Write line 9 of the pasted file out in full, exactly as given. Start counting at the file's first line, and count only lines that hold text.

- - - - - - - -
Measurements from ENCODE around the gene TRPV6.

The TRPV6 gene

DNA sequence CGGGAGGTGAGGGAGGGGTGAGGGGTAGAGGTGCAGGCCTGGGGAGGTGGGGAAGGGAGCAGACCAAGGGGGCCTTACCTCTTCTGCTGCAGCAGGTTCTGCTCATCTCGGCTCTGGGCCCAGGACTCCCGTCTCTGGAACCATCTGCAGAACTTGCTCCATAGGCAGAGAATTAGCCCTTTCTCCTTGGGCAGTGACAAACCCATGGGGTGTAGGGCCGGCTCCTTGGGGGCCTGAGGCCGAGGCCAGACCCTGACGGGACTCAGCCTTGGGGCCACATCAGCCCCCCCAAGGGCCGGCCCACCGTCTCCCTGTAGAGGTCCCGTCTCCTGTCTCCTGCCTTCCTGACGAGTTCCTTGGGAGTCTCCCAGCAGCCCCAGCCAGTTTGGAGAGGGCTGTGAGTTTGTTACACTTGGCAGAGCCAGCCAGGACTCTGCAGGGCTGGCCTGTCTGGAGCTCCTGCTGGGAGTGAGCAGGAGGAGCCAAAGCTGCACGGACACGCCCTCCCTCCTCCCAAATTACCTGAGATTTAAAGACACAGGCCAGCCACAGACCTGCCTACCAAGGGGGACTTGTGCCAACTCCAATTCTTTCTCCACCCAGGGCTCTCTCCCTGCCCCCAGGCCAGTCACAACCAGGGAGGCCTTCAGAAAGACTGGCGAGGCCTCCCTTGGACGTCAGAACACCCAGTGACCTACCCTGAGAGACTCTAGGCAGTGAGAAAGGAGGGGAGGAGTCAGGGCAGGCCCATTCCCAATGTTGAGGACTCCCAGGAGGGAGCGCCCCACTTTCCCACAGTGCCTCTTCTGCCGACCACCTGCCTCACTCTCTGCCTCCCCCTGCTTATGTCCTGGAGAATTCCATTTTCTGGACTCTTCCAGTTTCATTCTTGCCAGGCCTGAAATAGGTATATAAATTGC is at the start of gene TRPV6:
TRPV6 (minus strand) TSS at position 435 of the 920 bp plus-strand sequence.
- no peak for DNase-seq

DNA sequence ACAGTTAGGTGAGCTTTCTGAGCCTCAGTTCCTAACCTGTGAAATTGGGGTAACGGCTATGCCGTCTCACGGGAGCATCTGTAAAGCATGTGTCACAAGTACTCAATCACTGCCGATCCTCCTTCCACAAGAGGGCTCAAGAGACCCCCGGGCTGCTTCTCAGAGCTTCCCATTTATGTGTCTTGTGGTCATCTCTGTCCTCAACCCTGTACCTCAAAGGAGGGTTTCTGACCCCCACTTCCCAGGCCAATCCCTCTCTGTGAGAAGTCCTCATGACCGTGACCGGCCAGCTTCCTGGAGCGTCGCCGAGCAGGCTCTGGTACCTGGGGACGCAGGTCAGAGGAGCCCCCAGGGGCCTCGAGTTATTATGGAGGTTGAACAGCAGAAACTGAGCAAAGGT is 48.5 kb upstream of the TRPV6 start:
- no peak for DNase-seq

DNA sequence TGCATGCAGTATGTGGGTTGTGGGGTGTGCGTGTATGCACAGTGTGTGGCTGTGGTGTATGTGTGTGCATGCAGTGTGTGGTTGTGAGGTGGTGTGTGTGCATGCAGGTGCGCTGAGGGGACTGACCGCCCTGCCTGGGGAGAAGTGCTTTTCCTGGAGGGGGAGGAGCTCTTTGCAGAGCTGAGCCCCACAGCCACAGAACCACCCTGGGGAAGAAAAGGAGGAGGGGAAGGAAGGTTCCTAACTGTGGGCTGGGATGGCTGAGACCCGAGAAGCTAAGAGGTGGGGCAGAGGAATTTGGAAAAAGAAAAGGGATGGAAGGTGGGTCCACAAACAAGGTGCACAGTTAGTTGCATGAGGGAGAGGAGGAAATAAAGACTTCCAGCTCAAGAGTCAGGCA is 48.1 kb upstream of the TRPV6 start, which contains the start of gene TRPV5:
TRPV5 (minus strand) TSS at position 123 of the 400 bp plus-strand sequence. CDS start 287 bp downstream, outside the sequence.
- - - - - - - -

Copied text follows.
TRPV5 (minus strand) TSS at position 123 of the 400 bp plus-strand sequence. CDS start 287 bp downstream, outside the sequence.